The desire to have long, fanned out lashes comes from ancient Egypt. During the Roman era, women desired the longest lashes humanly possible after the famed philosopher, Pliny, asserted that long lashes were a direct result of being chaste and of maintaining upright morals.
But what about women rubbing their eyes with cocaine, you ask? I know that’s why you started reading this in the first place. I don’t blame you.
It’s the 19th century. You know that saying “pain is beauty”? It very well may have come to fruition in the 19th century as women of the era took that saying to the extreme.
In 1899, the Independent Journal in Ottawa, Kansas wrote, “If your eyes are unattractive you may make them irresistible by transplanting the hair.
Transplanted eyelashes and eyebrows are the latest things in the way of personal adornment," the newspaper reported. "An ordinary fine needle is threaded with a long hair, generally taken from the head of the person to be operated upon."
In order to numb the eyelid, the doctor rubbed cocaine on it and then proceeded to thread the hairs through the edge of the lid with a needle. OUCH!
"The needle passes in and out along the edge of the lid leaving its hair thread in loops of carefully graduated length," The Independent Journal shared. The doctor would then take scissors, snip all the hair strands to the same length, and voila, the woman was left with lush lashes...or so she thought.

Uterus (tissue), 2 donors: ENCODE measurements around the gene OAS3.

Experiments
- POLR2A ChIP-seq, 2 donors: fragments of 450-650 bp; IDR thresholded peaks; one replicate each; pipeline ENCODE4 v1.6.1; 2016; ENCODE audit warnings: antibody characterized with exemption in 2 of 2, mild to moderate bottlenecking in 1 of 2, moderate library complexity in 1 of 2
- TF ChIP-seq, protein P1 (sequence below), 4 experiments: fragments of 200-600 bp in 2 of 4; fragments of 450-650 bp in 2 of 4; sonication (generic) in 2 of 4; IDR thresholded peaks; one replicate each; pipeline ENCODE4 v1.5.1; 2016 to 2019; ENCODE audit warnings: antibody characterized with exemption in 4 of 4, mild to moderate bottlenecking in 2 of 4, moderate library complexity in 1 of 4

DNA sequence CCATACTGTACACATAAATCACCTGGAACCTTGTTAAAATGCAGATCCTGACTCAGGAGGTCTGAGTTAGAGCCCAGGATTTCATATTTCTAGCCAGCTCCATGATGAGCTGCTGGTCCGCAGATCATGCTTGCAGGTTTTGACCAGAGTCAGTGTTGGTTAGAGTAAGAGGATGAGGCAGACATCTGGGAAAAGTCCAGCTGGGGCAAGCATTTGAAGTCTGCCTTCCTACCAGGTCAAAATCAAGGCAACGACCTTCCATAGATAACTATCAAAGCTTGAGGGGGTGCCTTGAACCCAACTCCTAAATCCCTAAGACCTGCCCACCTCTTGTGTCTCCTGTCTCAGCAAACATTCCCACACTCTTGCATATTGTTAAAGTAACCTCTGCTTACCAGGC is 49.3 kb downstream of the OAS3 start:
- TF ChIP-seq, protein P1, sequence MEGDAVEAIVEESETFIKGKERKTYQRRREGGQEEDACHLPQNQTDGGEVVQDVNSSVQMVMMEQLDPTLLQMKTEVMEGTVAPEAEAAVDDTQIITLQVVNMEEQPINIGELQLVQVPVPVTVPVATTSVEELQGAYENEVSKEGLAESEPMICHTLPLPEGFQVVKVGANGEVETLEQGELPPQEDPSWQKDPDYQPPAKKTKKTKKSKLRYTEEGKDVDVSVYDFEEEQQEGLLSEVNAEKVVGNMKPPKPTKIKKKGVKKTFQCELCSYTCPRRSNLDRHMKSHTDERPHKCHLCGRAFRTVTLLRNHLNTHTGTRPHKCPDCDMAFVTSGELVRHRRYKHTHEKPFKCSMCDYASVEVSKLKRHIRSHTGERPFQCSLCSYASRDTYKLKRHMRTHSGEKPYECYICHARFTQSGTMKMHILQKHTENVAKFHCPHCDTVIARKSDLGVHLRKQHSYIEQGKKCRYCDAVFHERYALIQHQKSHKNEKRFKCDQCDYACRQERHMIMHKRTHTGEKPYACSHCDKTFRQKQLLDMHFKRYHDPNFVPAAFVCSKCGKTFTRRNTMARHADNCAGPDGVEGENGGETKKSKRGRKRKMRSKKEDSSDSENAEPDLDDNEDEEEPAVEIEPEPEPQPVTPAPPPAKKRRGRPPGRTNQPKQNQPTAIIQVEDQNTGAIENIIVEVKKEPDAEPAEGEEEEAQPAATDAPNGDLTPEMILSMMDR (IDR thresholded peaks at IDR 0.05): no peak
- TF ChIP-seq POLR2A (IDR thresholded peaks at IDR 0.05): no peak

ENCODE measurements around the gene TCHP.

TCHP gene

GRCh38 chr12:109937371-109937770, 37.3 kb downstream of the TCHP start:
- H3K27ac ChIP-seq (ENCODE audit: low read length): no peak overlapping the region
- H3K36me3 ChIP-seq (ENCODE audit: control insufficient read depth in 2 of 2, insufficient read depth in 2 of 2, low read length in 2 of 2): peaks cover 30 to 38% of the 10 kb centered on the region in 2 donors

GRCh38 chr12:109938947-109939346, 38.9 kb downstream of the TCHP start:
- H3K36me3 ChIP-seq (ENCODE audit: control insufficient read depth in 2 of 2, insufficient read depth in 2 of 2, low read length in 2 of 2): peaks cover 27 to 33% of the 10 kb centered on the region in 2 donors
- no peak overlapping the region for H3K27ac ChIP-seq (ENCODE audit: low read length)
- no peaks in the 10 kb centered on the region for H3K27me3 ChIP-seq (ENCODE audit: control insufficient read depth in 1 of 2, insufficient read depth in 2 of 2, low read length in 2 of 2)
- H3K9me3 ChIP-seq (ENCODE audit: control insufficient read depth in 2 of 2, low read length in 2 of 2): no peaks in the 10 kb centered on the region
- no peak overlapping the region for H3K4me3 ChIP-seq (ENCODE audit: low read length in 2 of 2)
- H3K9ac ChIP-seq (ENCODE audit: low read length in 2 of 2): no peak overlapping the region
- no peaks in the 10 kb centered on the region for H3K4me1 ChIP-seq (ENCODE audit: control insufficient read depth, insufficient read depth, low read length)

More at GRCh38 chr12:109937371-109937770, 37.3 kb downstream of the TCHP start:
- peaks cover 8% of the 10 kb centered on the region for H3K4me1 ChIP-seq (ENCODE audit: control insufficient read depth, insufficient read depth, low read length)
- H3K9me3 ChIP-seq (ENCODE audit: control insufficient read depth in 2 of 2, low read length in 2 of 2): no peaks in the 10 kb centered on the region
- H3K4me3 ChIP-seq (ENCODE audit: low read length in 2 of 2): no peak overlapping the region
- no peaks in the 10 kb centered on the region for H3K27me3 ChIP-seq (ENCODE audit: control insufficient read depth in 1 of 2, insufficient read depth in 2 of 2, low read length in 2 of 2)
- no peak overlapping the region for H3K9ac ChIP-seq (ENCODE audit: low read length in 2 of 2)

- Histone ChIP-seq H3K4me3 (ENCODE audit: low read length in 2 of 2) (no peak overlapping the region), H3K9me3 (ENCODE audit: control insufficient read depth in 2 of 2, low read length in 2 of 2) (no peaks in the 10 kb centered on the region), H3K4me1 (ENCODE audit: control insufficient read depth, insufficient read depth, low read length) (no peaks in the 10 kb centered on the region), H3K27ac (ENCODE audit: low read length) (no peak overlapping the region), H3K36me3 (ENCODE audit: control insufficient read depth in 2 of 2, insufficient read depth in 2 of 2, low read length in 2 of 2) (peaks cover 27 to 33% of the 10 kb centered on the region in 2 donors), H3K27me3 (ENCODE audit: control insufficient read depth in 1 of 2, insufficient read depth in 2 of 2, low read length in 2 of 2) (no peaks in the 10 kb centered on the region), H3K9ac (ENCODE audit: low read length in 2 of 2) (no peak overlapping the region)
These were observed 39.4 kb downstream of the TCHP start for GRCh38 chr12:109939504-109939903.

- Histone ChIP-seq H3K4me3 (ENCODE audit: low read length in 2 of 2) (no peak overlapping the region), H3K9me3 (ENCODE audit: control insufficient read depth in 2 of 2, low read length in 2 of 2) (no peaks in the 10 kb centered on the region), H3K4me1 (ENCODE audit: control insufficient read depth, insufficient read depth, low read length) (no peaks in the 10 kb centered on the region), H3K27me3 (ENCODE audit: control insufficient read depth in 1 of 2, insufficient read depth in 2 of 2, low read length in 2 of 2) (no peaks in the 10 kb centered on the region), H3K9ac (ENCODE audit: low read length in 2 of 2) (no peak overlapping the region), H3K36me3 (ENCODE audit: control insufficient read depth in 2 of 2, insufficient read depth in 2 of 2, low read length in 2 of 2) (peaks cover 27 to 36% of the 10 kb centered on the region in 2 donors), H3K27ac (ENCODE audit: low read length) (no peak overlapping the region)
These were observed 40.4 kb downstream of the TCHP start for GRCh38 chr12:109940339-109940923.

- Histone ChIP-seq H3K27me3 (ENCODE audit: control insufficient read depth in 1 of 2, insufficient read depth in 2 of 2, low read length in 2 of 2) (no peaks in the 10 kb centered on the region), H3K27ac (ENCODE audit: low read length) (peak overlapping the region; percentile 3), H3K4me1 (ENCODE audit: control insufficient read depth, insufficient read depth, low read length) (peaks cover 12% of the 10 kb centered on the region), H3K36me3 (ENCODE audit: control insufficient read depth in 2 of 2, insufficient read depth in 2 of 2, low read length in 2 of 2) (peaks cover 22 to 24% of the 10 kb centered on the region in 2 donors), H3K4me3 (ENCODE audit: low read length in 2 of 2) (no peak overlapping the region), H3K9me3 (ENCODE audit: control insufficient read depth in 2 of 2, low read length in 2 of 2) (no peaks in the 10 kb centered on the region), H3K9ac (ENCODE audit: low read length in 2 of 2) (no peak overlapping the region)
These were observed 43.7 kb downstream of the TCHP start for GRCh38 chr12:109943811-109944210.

But wait, there’s more.
"When they are first cut, the freshly sewn on lashes stick out in a most singular fashion, giving the person operated upon the most uncanny look," The Independent Journal reported. "The operator’s next step is to take curling tongs, made of silver, and no larger than knitting needles, and give the “lashes” a curve, which is essential to perfect beauty. Then the eyes are carefully bandaged, and kept so until the following day."
In 1901, a beauty manual written by a Countess entitled Beauty's Aids, how to be beautiful, shared, "Recently, it appears, a successful experiment has been made by which a fallen eyelash can be replaced by grafting a hair of the same person, cut to the required length, into an incision previously made in the borders of the lids.”
But, as the Anaconda Standard wrote in 1899, only the "brave and rich" could patronize the new method, seeing how painful and costly it was.
While eyelash extensions may still have a stigma of maintenance, I think we can all agree they have come a long way and I’m sure you now will look at them in a whole different light.
So if you find yourself yearning for a fuller lash, book your next lash set today with me today. I promise there will be no needles threaded with a strand of your own hair or cocaine as numbing cream.
pssst... here is a sneak peak at Februarys Special